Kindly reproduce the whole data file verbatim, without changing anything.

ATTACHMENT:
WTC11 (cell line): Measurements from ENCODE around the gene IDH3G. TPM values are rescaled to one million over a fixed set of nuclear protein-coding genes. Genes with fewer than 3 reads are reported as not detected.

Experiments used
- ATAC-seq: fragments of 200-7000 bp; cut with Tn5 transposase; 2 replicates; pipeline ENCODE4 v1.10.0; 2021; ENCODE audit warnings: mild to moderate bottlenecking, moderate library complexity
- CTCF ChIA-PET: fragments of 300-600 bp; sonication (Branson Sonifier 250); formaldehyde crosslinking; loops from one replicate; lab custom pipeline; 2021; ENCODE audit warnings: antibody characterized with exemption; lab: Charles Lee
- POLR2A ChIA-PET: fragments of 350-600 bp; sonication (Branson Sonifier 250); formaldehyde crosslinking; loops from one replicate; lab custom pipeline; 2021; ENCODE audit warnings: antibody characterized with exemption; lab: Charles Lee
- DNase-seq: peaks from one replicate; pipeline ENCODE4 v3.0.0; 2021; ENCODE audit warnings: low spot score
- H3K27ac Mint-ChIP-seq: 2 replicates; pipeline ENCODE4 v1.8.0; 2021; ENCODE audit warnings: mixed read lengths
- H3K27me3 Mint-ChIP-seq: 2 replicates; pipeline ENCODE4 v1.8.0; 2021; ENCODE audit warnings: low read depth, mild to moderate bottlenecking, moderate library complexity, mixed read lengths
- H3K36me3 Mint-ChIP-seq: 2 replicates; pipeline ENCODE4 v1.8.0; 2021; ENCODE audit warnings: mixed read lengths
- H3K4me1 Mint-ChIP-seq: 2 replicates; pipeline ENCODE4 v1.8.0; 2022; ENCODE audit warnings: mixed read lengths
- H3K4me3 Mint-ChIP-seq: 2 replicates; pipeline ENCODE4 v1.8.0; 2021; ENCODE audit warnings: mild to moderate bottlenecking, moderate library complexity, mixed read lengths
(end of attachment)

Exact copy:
WTC11 (cell line): Measurements from ENCODE around the gene IDH3G. TPM values are rescaled to one million over a fixed set of nuclear protein-coding genes. Genes with fewer than 3 reads are reported as not detected.

Experiments used
- ATAC-seq: fragments of 200-7000 bp; cut with Tn5 transposase; 2 replicates; pipeline ENCODE4 v1.10.0; 2021; ENCODE audit warnings: mild to moderate bottlenecking, moderate library complexity
- CTCF ChIA-PET: fragments of 300-600 bp; sonication (Branson Sonifier 250); formaldehyde crosslinking; loops from one replicate; lab custom pipeline; 2021; ENCODE audit warnings: antibody characterized with exemption; lab: Charles Lee
- POLR2A ChIA-PET: fragments of 350-600 bp; sonication (Branson Sonifier 250); formaldehyde crosslinking; loops from one replicate; lab custom pipeline; 2021; ENCODE audit warnings: antibody characterized with exemption; lab: Charles Lee
- DNase-seq: peaks from one replicate; pipeline ENCODE4 v3.0.0; 2021; ENCODE audit warnings: low spot score
- H3K27ac Mint-ChIP-seq: 2 replicates; pipeline ENCODE4 v1.8.0; 2021; ENCODE audit warnings: mixed read lengths
- H3K27me3 Mint-ChIP-seq: 2 replicates; pipeline ENCODE4 v1.8.0; 2021; ENCODE audit warnings: low read depth, mild to moderate bottlenecking, moderate library complexity, mixed read lengths
- H3K36me3 Mint-ChIP-seq: 2 replicates; pipeline ENCODE4 v1.8.0; 2021; ENCODE audit warnings: mixed read lengths
- H3K4me1 Mint-ChIP-seq: 2 replicates; pipeline ENCODE4 v1.8.0; 2022; ENCODE audit warnings: mixed read lengths
- H3K4me3 Mint-ChIP-seq: 2 replicates; pipeline ENCODE4 v1.8.0; 2021; ENCODE audit warnings: mild to moderate bottlenecking, moderate library complexity, mixed read lengths